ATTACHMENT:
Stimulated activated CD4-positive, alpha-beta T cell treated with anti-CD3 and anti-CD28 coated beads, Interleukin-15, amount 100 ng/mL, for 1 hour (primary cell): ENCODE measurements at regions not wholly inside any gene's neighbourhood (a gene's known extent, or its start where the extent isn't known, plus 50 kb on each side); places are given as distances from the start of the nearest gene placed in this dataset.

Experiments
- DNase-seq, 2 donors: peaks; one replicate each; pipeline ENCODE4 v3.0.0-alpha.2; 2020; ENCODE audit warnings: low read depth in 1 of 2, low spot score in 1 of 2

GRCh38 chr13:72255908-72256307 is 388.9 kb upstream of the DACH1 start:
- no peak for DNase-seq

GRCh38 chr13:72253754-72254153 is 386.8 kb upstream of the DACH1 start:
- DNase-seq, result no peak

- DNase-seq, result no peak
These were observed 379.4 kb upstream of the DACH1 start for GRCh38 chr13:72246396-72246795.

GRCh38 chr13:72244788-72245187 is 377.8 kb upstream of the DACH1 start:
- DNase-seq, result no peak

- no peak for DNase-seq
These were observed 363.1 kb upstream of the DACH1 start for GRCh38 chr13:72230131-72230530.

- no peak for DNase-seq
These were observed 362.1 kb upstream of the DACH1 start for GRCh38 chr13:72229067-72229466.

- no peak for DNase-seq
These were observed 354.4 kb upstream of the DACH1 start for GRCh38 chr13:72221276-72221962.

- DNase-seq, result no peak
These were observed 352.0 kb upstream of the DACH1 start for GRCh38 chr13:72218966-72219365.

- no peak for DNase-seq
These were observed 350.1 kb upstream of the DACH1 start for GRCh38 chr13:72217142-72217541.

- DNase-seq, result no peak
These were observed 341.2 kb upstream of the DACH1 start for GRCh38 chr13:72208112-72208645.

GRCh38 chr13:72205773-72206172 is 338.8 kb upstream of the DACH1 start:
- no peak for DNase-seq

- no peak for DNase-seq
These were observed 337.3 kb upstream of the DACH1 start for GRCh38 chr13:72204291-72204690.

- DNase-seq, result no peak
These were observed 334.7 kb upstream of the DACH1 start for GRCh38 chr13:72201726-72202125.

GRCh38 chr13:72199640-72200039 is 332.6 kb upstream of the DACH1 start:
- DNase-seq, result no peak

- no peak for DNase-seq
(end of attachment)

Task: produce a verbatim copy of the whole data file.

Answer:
Stimulated activated CD4-positive, alpha-beta T cell treated with anti-CD3 and anti-CD28 coated beads, Interleukin-15, amount 100 ng/mL, for 1 hour (primary cell): ENCODE measurements at regions not wholly inside any gene's neighbourhood (a gene's known extent, or its start where the extent isn't known, plus 50 kb on each side); places are given as distances from the start of the nearest gene placed in this dataset.

Experiments
- DNase-seq, 2 donors: peaks; one replicate each; pipeline ENCODE4 v3.0.0-alpha.2; 2020; ENCODE audit warnings: low read depth in 1 of 2, low spot score in 1 of 2

GRCh38 chr13:72255908-72256307 is 388.9 kb upstream of the DACH1 start:
- no peak for DNase-seq

GRCh38 chr13:72253754-72254153 is 386.8 kb upstream of the DACH1 start:
- DNase-seq, result no peak

- DNase-seq, result no peak
These were observed 379.4 kb upstream of the DACH1 start for GRCh38 chr13:72246396-72246795.

GRCh38 chr13:72244788-72245187 is 377.8 kb upstream of the DACH1 start:
- DNase-seq, result no peak

- no peak for DNase-seq
These were observed 363.1 kb upstream of the DACH1 start for GRCh38 chr13:72230131-72230530.

- no peak for DNase-seq
These were observed 362.1 kb upstream of the DACH1 start for GRCh38 chr13:72229067-72229466.

- no peak for DNase-seq
These were observed 354.4 kb upstream of the DACH1 start for GRCh38 chr13:72221276-72221962.

- DNase-seq, result no peak
These were observed 352.0 kb upstream of the DACH1 start for GRCh38 chr13:72218966-72219365.

- no peak for DNase-seq
These were observed 350.1 kb upstream of the DACH1 start for GRCh38 chr13:72217142-72217541.

- DNase-seq, result no peak
These were observed 341.2 kb upstream of the DACH1 start for GRCh38 chr13:72208112-72208645.

GRCh38 chr13:72205773-72206172 is 338.8 kb upstream of the DACH1 start:
- no peak for DNase-seq

- no peak for DNase-seq
These were observed 337.3 kb upstream of the DACH1 start for GRCh38 chr13:72204291-72204690.

- DNase-seq, result no peak
These were observed 334.7 kb upstream of the DACH1 start for GRCh38 chr13:72201726-72202125.

GRCh38 chr13:72199640-72200039 is 332.6 kb upstream of the DACH1 start:
- DNase-seq, result no peak

- no peak for DNase-seq